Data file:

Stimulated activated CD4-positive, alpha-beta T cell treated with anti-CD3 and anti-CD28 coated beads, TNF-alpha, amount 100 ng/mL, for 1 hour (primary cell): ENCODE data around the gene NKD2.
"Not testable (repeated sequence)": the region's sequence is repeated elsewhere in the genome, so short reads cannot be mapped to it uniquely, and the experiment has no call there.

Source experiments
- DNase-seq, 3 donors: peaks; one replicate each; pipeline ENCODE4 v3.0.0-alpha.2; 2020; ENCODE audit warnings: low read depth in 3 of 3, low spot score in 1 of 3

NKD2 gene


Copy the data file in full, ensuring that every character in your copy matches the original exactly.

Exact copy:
Stimulated activated CD4-positive, alpha-beta T cell treated with anti-CD3 and anti-CD28 coated beads, TNF-alpha, amount 100 ng/mL, for 1 hour (primary cell): ENCODE data around the gene NKD2.
"Not testable (repeated sequence)": the region's sequence is repeated elsewhere in the genome, so short reads cannot be mapped to it uniquely, and the experiment has no call there.

Source experiments
- DNase-seq, 3 donors: peaks; one replicate each; pipeline ENCODE4 v3.0.0-alpha.2; 2020; ENCODE audit warnings: low read depth in 3 of 3, low spot score in 1 of 3

NKD2 gene